Hospitals generally use a set of colour coded indicators in order to alert the care professionals within a healthcare setting about an emergency. The colour codes also present a set of unique criteria that signifies the manner in which care professionals are expected to respond during the emergency situation. It should be mentioned here that the emergency situation can range from an incident of incivility, violence or a disaster such as fire breakout. The most widely used colour codes include the codes red, yellow, white, orange, green, pink, grey, black and brown. This essay would revolve around the central theme of the code white emergencies within the healthcare facilities and throw light on the fact that whether effective communication could help care professionals to deescalate problems related to incivility caused by patients within a care unit.
Incivility can be defined as a behavioural trait of making an impolite or an offensive remark. As stated by Oyeleye et al. (2013), incivility has been mentioned to be synonymous to unsociable behaviour. Incidences of incivility are on the rise in care units, with patients putting up a violent behaviour against the care providers. According to a study conducted by Cheung, Lee and Yip (2017), it has been stated that the prevalence of violence and threats from the patients and their family members are on the increase despite employing serious efforts worldwide to control the scenario. The researchers in this case adapted a multiple logistic regression model and collected data over five months from August till December to estimate the prevalence of code white emergencies. The sample size comprised of 107 physicians and 613 nursing professionals. The findings revealed that 53.4% of the participants has experienced verbal abuse. Further, it was also found that 16.1% of the participants had experienced harassment with 14.2% having experienced sexual harassment and 2.5% having experienced racial harassment. The results critically revealed that violence and aggression was majorly perpetrated by the family members of the patient. Another study conducted by Campana and Hammound (2013), suggested that nursing care professionals frequently experience incivility from the patients and their relatives which results in burnout. The study clearly indicated that aggression and violence perpetuated a poor workplace environment which led to increased burnout.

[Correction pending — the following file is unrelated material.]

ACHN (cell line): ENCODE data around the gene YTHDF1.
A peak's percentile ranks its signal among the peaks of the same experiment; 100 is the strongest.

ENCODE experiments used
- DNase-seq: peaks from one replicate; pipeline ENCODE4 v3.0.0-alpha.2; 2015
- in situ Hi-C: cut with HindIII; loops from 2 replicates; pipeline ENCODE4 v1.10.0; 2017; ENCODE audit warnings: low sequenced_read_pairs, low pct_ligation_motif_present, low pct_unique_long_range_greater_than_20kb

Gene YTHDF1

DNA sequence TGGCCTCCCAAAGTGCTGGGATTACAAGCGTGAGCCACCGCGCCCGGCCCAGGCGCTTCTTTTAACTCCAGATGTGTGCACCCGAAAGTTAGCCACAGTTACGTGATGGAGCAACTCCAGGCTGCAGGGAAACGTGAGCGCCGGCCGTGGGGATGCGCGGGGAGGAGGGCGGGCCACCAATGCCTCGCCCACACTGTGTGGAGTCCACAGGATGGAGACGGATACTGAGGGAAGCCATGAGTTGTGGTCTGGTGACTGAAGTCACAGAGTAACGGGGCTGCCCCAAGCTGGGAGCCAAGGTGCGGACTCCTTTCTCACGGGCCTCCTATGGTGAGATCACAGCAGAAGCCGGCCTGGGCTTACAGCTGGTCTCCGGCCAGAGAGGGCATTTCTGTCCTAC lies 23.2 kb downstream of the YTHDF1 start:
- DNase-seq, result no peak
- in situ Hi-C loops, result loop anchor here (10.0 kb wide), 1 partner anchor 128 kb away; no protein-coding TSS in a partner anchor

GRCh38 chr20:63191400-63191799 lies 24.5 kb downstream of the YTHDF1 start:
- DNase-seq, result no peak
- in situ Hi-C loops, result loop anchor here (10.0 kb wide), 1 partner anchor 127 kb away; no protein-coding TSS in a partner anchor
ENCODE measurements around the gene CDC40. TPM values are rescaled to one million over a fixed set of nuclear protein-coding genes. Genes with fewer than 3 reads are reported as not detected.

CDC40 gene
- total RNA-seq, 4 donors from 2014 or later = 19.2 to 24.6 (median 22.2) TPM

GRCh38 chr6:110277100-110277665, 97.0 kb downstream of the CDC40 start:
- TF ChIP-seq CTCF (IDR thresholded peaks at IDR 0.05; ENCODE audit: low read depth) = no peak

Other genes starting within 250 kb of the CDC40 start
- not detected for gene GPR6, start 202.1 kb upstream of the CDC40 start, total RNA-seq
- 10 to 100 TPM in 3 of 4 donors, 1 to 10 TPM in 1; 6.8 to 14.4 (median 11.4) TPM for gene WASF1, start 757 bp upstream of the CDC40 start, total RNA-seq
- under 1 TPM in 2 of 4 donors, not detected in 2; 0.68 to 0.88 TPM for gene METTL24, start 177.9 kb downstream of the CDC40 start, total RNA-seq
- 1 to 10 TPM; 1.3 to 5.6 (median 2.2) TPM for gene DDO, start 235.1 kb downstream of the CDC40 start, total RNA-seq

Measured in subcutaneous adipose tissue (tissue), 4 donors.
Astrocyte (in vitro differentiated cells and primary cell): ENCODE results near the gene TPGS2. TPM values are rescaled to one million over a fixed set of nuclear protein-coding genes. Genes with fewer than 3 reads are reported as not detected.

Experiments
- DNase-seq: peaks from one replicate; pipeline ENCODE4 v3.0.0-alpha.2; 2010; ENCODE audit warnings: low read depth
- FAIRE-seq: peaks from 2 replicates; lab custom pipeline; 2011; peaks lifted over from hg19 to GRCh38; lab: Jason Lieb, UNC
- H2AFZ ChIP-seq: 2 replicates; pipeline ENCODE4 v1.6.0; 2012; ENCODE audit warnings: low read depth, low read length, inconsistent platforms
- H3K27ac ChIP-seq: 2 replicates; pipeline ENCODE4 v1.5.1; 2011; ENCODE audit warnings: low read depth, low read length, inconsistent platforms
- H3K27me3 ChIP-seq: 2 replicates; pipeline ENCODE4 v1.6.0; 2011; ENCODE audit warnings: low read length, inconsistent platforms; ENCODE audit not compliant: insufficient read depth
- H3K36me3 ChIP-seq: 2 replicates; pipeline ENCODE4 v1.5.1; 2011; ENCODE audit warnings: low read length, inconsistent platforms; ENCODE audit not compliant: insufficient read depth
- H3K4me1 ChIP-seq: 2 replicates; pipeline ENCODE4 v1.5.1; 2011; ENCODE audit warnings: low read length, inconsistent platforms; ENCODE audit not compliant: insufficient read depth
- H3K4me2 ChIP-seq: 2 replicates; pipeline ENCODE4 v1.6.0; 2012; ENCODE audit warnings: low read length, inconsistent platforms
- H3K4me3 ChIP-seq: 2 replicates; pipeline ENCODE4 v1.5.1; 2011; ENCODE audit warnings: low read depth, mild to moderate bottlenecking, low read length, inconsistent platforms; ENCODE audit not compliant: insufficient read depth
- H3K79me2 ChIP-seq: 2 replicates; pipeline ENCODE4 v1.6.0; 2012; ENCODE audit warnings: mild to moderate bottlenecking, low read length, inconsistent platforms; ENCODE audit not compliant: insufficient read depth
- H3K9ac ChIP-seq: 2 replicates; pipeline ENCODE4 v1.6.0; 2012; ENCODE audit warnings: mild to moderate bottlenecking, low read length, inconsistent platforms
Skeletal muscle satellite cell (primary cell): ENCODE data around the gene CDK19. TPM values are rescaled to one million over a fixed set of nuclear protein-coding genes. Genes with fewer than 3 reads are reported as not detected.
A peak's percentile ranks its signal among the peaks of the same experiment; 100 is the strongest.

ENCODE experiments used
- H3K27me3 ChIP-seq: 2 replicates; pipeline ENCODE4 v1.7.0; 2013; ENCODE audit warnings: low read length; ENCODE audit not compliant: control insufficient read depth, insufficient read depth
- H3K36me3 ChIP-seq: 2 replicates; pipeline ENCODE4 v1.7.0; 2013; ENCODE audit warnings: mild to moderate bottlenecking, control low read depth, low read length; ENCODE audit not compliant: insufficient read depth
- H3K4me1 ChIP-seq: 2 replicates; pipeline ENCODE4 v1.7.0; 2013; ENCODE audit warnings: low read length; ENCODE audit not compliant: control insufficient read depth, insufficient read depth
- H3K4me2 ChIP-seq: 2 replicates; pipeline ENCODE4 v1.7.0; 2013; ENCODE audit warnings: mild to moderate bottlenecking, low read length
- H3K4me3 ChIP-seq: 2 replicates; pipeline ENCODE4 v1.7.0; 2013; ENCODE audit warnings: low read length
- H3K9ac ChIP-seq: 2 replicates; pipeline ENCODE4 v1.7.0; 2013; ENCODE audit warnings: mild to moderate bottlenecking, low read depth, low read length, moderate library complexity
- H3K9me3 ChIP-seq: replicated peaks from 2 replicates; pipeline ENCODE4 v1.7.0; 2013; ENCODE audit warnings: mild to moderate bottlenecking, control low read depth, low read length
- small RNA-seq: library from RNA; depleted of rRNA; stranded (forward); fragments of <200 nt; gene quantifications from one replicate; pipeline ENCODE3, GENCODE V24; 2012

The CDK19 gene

According to CNO, conflict arises during circumstances where the client and the care professional differ in their perspective of effective care. The primary reasons where a conflict could possibly rise between a client and a nurse includes situations where the client is either intoxicated or withdrawing from substance abuse, is being constrained or restrained from a habit such as smoking or drinking, is fatigued or is tensed. In addition to this, factors such as previous medical history of violent behaviour, or being diagnosed with a psychiatric condition, experiencing language barrier issue or not getting adequate support can also lead to a condition of conflict (Cno.org, 2019). It is important to understand here that certain behaviour on the part of the care professional could also lead to a conflict. These incidences include, misunderstanding or judging a client, holding incorrect perception about the cultural background of the client, misbehaves with the client or fails to adapt a family centred approach for recovery and does not appropriately address the concern of the family members. (Cno.org, 2019) Another important aspect that has been attributed to cause client-professional conflict can be mentioned as the inability of the care professional to reflect upon their behaviour and endeavour to improve the scope of practice (Cno.org, 2019).